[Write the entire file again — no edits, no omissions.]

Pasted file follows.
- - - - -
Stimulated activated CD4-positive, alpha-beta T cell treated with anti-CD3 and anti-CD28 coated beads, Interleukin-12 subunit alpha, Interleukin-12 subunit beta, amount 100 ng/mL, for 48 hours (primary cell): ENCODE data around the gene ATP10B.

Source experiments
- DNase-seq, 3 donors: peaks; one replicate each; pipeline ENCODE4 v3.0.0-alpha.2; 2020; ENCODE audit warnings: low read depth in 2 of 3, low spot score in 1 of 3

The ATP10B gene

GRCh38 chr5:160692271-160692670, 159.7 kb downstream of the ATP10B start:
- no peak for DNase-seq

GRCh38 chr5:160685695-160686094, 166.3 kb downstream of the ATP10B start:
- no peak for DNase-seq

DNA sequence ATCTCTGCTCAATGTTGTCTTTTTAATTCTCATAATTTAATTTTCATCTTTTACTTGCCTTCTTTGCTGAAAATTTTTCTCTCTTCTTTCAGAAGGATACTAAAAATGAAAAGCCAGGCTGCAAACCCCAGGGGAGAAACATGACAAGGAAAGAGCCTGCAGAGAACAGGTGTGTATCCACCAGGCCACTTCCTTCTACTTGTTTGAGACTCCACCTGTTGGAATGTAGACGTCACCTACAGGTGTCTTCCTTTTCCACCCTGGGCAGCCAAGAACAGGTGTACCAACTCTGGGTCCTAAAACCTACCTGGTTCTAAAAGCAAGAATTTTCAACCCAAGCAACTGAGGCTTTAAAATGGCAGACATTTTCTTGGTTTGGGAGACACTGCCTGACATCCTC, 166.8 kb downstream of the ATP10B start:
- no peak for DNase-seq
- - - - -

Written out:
Stimulated activated CD4-positive, alpha-beta T cell treated with anti-CD3 and anti-CD28 coated beads, Interleukin-12 subunit alpha, Interleukin-12 subunit beta, amount 100 ng/mL, for 48 hours (primary cell): ENCODE data around the gene ATP10B.

Source experiments
- DNase-seq, 3 donors: peaks; one replicate each; pipeline ENCODE4 v3.0.0-alpha.2; 2020; ENCODE audit warnings: low read depth in 2 of 3, low spot score in 1 of 3

The ATP10B gene

GRCh38 chr5:160692271-160692670, 159.7 kb downstream of the ATP10B start:
- no peak for DNase-seq

GRCh38 chr5:160685695-160686094, 166.3 kb downstream of the ATP10B start:
- no peak for DNase-seq

DNA sequence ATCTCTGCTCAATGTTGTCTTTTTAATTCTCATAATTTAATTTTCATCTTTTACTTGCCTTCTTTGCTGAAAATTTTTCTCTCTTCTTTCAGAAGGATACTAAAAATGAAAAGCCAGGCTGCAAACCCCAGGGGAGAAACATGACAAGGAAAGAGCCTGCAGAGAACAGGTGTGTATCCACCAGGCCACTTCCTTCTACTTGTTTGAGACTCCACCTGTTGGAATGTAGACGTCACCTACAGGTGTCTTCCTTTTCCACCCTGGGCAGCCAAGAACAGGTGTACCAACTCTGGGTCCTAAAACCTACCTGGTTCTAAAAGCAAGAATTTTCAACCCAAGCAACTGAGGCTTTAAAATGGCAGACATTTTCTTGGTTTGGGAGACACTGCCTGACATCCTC, 166.8 kb downstream of the ATP10B start:
- no peak for DNase-seq